A 9-Step Checklist for Reviewing Page Proofs

You’ve just received a set of page proofs for your book and you have no idea what to do with them. “Review them,” you are told. OK, but what are you reviewing them for?

The following checklist outlines the tasks of a professional proofreader when editing page proofs. As the author, you should be on the lookout for many of these same problems.

  • Ensure all pages are included.
  • Check pagination to ensure pages are numbered consecutively. There should be no page number on blank pages and a “drop folio” — a page number at the bottom of the page — on chapter openers.
  • Check running heads to make sure they are correct and that none are missing. Check spelling carefully. Note that there should be no running head on blank pages or chapter openers. Running heads for fiction are usually author name on the left and book title on the right. Nonfiction generally uses book title on the left and chapter title on the right, or part title on the left and chapter title on the right.
  • Check the table of contents against the text to make sure everything matches. If the word chapter is used in the TOC, it should also appear on the chapter opener, and vice versa.
  • Read through the entire book to correct spelling, punctuation, grammar, consistency, sense. Remember, you are not copyediting the book; you are polishing it.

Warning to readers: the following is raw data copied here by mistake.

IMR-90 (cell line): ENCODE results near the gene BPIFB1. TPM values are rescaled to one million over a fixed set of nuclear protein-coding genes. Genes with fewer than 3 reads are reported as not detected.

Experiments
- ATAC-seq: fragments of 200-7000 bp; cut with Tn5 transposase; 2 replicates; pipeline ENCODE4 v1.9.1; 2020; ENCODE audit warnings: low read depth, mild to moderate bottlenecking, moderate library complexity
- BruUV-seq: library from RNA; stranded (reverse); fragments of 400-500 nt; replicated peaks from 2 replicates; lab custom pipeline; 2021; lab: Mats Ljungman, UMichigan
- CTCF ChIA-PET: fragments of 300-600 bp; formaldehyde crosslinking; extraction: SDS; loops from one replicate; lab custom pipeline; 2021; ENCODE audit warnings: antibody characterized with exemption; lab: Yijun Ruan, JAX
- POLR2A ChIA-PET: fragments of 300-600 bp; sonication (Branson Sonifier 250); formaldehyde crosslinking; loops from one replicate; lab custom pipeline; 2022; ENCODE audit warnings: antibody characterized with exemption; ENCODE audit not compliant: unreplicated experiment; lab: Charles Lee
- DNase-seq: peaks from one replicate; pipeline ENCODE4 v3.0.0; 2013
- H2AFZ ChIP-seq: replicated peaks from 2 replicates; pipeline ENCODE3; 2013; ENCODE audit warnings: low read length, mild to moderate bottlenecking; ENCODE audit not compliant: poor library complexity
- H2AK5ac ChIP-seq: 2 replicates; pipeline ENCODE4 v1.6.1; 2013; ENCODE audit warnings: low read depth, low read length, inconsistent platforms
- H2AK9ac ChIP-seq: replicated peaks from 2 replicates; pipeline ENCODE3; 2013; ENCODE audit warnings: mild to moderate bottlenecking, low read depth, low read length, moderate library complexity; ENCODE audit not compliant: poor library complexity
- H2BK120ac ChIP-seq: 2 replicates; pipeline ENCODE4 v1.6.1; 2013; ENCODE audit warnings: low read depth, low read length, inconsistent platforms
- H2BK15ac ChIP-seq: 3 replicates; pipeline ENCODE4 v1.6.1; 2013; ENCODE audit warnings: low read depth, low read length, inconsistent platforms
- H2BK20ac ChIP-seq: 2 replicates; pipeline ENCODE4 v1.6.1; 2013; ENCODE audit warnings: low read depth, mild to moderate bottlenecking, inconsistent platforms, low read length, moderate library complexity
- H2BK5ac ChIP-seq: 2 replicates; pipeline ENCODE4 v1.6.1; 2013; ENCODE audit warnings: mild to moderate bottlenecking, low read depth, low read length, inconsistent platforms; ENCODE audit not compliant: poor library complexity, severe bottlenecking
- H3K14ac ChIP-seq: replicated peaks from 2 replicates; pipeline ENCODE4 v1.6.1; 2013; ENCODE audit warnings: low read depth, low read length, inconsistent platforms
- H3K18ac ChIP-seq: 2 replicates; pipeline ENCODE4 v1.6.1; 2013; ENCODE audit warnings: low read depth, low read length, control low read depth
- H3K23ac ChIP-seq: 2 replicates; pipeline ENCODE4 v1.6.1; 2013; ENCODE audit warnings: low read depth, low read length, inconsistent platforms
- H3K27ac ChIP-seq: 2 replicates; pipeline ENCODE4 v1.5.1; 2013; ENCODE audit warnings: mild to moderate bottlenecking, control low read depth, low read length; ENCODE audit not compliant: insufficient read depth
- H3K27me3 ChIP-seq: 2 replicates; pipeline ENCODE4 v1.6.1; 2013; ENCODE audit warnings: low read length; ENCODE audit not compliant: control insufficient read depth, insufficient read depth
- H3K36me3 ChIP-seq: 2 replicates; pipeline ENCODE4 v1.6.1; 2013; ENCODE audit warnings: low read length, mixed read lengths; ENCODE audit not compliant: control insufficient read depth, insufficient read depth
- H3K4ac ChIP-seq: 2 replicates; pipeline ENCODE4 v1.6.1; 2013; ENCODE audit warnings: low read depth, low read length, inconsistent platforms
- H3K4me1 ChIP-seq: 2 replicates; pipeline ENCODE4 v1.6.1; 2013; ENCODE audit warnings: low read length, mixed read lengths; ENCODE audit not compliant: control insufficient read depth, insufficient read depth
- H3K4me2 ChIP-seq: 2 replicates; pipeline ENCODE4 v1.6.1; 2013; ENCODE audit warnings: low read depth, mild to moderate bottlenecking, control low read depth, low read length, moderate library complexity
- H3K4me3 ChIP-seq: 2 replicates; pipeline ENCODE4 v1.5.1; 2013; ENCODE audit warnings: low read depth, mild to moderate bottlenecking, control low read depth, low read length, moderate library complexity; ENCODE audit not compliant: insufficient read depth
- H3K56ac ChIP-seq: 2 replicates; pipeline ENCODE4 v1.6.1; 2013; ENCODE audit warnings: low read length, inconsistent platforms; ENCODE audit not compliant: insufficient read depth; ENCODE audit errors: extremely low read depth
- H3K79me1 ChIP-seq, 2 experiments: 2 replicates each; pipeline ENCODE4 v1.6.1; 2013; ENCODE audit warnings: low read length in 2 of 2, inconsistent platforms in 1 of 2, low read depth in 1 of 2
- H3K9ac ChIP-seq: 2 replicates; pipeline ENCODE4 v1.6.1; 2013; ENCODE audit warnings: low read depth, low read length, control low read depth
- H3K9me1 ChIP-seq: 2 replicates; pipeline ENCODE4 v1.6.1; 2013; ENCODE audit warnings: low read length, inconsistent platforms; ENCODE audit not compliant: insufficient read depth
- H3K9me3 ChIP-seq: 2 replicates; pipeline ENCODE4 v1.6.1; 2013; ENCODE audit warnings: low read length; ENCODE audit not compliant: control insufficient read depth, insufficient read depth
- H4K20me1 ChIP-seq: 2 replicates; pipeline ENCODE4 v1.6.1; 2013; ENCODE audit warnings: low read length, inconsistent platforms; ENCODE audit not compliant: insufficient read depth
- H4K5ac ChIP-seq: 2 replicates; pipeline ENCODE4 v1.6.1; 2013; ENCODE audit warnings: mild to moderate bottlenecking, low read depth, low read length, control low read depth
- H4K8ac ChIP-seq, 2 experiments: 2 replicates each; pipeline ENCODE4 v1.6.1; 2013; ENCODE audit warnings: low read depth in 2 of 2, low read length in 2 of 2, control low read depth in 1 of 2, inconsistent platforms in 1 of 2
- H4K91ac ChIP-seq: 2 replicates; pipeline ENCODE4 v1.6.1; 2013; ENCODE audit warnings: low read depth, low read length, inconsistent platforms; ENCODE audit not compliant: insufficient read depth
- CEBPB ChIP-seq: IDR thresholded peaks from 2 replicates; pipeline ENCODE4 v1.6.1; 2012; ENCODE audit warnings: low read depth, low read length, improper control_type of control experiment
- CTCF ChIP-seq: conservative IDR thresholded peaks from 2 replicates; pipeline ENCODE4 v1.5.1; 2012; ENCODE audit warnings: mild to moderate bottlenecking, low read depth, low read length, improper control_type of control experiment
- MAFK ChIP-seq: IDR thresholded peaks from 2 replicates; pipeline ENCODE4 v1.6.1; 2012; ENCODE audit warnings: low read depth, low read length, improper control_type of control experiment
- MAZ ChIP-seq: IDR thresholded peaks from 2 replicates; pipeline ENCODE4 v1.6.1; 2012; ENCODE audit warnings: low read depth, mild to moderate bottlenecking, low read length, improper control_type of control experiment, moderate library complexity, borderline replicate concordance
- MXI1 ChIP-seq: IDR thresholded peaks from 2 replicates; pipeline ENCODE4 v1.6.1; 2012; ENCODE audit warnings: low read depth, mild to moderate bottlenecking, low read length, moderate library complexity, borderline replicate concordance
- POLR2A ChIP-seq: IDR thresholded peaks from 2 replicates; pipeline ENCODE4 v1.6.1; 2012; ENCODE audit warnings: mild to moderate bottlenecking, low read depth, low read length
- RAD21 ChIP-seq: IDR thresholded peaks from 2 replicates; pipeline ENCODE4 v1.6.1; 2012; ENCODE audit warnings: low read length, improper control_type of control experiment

• Check cross-references and fill in any missing information.
  • Watch for bad breaks, such as widows, orphans, or broken contractions at the end of a line.
  • Ensure design elements are treated consistently. All first-level heads should look the same, all second-level heads should look the same, and so on. Pay particular attention to spacing.
  • Check twinning. Facing pages should align top and bottom.

Most traditionally published authors don’t check twinning or mark bad breaks. They leave those steps to the proofreader and in-house editor. Self-publishers, even those who hire a proofreader, may want to go through all of these steps, as they don’t have an in-house editor to monitor the work of the proofreader and ensure quality.

Like this blog? Look for Perfect Bound: How to Navigate the Book Publishing Process Like a Pro, coming Fall 2014


Leave a Reply

Fill in your details below or click an icon to log in:

WordPress.com Logo

You are commenting using your WordPress.com account. Log Out /  Change )

Google photo

You are commenting using your Google account. Log Out /  Change )

Twitter picture

You are commenting using your Twitter account. Log Out /  Change )

Facebook photo

You are commenting using your Facebook account. Log Out /  Change )

Connecting to %s